Applicants are encouraged to seek synergies with existing projects of the Horizon Europe Process4Planet and Clean Steel partnerships or future topics[[In particular proposals are expected to explore synergies with topic HORIZON-CL4-2024-TWIN-TRANSITION-01-34: Renewable hydrogen used as feedstock in innovative production routes.]] concerning innovative industrial processes, that could make use of the hydrogen and oxygen and other by-products produced by the electrolyser.

Proposals are also encouraged to explore synergies with projects running under the EURAMET research programmes EMPIR[[]] and the European Partnership on Metrology (e.g Met4H2[[]]) concerning quality assurance measurements which aim at ensuring that the purity of hydrogen produced is at the expected grade.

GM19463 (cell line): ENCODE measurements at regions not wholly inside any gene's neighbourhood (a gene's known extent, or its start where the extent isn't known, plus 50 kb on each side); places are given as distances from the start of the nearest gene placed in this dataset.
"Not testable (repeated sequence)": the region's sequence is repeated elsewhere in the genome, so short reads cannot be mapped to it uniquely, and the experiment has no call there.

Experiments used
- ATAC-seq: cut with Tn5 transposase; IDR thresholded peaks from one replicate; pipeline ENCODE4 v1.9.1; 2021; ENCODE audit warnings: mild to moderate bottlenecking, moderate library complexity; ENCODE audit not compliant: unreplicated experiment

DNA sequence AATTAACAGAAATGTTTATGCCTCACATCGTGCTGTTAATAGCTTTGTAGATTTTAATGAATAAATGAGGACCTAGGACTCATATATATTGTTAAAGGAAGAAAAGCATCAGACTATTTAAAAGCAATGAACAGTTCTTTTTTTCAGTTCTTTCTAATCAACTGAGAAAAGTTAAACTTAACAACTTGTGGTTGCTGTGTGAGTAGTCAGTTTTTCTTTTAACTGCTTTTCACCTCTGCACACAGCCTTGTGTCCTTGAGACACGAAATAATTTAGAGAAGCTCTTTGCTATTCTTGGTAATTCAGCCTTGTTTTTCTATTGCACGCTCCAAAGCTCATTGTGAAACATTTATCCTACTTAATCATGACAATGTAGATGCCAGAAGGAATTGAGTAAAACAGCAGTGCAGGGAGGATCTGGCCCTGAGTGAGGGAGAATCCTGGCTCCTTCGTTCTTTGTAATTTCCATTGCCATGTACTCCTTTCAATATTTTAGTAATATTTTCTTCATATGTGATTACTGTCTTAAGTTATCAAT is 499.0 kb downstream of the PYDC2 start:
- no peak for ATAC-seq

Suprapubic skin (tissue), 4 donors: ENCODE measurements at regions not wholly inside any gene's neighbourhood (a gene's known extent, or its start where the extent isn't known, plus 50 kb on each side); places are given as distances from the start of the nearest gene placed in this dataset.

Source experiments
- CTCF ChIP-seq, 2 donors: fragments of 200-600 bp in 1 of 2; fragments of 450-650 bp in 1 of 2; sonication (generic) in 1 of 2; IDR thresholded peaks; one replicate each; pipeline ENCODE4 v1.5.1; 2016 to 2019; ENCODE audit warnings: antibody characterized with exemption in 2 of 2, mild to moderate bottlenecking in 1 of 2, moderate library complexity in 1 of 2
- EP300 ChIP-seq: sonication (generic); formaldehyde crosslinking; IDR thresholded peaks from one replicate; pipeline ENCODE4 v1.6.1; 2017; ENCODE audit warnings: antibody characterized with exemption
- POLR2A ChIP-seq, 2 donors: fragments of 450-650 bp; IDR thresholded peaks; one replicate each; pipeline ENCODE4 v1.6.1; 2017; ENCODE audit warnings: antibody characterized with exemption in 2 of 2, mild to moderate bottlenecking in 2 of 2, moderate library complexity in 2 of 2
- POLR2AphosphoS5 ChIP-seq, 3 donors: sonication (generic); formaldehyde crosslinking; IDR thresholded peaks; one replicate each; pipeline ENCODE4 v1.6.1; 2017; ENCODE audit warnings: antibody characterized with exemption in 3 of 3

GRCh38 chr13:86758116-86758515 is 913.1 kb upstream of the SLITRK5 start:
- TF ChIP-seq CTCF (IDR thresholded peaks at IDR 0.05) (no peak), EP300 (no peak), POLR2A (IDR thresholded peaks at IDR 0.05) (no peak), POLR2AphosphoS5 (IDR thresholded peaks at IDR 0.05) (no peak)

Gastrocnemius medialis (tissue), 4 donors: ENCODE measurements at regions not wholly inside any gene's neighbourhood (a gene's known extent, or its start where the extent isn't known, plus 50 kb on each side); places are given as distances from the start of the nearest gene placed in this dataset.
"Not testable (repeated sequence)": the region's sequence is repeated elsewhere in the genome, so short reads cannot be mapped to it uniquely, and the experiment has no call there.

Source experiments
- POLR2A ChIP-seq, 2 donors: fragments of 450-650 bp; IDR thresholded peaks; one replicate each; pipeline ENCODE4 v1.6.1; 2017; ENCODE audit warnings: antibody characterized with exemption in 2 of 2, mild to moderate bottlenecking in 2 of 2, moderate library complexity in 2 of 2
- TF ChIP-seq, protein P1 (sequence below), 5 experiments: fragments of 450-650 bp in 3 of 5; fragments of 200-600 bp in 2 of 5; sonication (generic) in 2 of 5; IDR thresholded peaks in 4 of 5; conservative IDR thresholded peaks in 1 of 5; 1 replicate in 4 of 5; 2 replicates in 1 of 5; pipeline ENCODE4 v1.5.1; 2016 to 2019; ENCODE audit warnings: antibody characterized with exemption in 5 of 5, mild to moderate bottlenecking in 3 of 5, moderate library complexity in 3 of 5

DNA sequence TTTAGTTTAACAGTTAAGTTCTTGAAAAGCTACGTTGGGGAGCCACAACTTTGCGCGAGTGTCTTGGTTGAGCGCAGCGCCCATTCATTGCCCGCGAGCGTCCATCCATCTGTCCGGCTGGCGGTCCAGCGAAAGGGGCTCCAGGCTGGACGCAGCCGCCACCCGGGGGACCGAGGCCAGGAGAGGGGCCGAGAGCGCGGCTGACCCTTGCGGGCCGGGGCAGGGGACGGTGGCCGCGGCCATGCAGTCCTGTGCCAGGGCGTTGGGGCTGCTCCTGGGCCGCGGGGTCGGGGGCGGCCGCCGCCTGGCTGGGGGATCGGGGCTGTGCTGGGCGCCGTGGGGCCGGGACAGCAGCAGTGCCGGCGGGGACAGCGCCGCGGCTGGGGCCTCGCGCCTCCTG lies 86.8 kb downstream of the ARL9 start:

Applicants should provide a funding plan to ensure implementation of the project in synergies with other sources of funding. If no other sources of funding will be required, this should be stated clearly in the proposal, with a commitment from the partners to provide own funding. If additional sources of funding will be required, proposals should present a clear plan on which funding programmes at either EU (e.g. Structural Funds, Just Transition Fund, Innovation Fund, Connecting Europe Facility…) or national levels will be targeted[[Including applications for funding planned, applications for funding submitted and funding awarded]]. In these cases, applicants should present a credible planning that includes forecasted funding programmes and their expected time of commitment.

This topic is expected to contribute to EU competitiveness and industrial leadership by supporting a European value chain for hydrogen and fuel cell systems and components.